Friday, March 11, 2011

Philosophy/Politics: The Justice of War

I believe deeply in the sacredness of life; it’s why I’m a vegetarian, it’s why I’m against abortion, it’s why I oppose the death penalty. It is also what inclines me towards pacifism, but I find myself unable to call myself a pacifist.

War is horrendous. Death reigns, atrocities are committed. No matter how robust our notions of just war, there is something about the act of war that makes us forget our humanity. Even World War II, that epitomous symbol of just war, saw much evil on both sides. The Nazis had to be defeated. They were murdering human beings by the millions. The Japanese empire wasn’t any better. And yet, the Allies share their own sins – Dresden, Hiroshima and Nagasaki, internment camps, to name a few.

Inevitably, our justifications for war end up treating human lives as mere statistics. Ten can die that a thousand might live. More would have died if we hadn’t nuked Japan. This sort of think, to me, is abhorrent. It treats life as a strategic resource.

War assumes a genuine separation of us and them. It feeds on tribalism. Your people attacked our people, so we will avenge ourselves on you.

Pacifism also makes sense to me as a Christian. The Christian way is to conquer through submission, to love even our enemies.

Yet, there is another side to the issue. I recently read a post railing against pacifism. The post itself was quite deplorable. It treated pacifism as a sort of childish immorality. It acted as if this were some kind of easy question. Yet, something was said which carries a lot of weight for me. It is the same argument that holds me back from pacifism every time I hear it. It talked about the current situation in the Middle East. Civilians are rioting, trying to overthrow tyrants, and are being brutally beat down. Those who cannot defend themselves are being subjected to terrible violence, and we have the power to do something about it. Is it not an ethical duty for the strong to defend the weak?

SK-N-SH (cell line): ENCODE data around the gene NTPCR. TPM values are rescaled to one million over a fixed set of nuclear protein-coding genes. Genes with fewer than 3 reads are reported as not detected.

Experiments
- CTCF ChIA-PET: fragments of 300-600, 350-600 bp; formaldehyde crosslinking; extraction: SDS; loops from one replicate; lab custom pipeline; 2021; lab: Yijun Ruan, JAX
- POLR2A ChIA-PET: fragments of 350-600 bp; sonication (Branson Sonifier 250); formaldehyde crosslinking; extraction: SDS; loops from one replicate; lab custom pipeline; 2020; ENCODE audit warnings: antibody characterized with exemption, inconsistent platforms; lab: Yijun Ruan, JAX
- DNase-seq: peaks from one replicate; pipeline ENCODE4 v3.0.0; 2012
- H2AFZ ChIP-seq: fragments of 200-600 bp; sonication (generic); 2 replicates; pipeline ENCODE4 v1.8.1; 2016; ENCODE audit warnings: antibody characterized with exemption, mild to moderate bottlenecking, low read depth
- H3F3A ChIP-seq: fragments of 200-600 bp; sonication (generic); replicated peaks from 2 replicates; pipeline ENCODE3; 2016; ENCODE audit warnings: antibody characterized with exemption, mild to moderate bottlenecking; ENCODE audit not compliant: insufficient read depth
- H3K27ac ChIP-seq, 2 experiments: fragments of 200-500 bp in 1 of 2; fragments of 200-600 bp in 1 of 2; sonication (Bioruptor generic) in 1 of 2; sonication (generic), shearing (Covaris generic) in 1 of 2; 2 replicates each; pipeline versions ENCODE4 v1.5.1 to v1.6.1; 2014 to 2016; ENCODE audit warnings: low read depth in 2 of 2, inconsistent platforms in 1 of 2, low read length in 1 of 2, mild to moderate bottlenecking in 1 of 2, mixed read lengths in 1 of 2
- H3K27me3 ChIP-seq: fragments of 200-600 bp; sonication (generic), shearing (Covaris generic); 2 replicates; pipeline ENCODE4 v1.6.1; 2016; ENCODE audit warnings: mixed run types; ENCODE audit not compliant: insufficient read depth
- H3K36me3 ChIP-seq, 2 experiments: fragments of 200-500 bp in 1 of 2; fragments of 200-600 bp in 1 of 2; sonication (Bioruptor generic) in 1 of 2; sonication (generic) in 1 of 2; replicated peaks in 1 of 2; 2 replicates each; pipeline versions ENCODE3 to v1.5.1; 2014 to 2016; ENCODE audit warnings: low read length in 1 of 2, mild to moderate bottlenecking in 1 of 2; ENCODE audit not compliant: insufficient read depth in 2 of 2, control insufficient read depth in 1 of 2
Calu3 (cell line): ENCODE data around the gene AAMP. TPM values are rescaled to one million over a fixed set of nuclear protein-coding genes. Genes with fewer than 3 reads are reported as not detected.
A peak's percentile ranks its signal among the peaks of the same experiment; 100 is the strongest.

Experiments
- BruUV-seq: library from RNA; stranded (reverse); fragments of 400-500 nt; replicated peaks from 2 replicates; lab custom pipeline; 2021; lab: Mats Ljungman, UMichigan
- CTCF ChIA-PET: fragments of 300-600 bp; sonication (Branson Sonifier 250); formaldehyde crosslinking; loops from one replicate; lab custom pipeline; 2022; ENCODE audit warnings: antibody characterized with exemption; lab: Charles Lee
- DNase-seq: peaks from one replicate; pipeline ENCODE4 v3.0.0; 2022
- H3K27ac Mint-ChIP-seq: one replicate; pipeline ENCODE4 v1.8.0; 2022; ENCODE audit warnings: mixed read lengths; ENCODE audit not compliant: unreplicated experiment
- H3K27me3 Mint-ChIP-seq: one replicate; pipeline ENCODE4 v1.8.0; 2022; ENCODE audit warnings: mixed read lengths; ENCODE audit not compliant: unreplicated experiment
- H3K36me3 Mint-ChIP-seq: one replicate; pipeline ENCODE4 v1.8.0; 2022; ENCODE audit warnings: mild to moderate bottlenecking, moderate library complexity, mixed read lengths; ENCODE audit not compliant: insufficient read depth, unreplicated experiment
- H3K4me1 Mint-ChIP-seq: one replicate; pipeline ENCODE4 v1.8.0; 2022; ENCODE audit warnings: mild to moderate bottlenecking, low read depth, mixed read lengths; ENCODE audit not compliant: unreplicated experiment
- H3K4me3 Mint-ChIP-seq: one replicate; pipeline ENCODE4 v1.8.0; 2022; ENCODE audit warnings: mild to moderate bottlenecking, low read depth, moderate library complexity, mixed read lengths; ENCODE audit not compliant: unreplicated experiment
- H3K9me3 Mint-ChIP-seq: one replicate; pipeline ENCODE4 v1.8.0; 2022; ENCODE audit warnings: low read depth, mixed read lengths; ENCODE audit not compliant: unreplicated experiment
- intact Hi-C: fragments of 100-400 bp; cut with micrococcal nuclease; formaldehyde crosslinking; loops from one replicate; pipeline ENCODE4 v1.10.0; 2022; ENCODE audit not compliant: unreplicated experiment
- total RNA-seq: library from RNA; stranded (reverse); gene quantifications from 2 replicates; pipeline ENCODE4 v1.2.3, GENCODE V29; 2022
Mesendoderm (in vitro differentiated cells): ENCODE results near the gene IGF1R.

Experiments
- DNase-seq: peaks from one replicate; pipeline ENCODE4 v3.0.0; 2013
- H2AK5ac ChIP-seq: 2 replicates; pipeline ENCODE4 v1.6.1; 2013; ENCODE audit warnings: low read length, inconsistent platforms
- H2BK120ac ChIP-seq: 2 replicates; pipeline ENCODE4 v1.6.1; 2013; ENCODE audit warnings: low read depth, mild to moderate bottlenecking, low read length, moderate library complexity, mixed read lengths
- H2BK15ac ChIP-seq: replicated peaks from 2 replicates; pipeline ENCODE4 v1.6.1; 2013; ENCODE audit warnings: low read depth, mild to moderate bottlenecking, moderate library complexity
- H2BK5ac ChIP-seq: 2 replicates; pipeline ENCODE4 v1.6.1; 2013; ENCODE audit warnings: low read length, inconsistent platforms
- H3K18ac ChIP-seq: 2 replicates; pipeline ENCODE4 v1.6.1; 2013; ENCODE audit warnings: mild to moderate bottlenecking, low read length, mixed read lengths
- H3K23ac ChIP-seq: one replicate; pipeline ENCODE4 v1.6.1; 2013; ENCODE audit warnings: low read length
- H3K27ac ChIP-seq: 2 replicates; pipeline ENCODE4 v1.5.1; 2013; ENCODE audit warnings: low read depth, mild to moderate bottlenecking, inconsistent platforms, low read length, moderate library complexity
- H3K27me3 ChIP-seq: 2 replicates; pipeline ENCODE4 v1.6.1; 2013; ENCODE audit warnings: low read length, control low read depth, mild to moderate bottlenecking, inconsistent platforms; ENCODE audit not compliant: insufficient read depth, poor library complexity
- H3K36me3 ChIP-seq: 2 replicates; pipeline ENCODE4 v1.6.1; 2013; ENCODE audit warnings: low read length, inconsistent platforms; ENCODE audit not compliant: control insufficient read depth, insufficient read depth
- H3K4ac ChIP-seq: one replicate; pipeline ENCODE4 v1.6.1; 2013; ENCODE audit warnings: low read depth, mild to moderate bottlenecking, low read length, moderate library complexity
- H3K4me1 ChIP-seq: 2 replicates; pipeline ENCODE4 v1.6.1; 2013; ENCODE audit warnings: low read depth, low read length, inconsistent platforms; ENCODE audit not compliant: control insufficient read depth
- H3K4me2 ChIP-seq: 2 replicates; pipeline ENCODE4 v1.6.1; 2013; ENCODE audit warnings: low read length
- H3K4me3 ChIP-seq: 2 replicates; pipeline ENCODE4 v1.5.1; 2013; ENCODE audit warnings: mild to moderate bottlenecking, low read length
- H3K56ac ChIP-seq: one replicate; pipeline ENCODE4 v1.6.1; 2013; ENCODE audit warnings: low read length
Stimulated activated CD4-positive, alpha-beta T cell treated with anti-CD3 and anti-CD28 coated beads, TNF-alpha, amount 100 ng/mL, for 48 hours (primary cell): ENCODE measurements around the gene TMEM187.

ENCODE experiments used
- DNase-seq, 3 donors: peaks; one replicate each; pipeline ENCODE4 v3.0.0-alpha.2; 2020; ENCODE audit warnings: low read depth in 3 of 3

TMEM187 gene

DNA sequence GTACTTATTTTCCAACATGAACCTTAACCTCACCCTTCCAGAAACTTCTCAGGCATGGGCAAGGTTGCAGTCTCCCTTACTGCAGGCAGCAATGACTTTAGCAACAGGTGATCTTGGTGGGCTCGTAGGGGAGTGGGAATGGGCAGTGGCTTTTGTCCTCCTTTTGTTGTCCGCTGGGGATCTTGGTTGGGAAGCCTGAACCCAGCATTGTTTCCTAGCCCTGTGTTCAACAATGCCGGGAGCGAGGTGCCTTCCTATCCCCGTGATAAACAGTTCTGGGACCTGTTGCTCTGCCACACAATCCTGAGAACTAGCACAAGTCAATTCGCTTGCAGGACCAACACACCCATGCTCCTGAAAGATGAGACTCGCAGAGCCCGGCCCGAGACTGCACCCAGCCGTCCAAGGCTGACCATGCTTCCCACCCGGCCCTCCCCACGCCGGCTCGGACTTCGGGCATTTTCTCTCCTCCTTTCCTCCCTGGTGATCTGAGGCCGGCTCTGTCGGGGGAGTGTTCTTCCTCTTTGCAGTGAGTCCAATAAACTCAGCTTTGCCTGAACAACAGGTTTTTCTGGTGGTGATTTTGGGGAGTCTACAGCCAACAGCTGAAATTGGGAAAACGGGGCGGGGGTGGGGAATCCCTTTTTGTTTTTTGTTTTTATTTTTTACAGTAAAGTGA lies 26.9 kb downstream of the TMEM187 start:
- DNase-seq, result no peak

I think it’s something of an illusion to think that any war has actually been fought for these reasons, but it remains at least a theoretical possibility, and one that strongly compels. At the very least, wars not fought for these reasons have had these results.

This makes becoming a pacifist a difficult, if not impossible, choice for me, but it doesn’t negate what was said at the beginning of this post. War is wicked and evil. War treats life as a matter of statistics, of us and them. But war also allows the strong to defend the weak.

In the end, I find myself befuddled. Either way I go seems to me a great evil, and I do not know how to decide between them.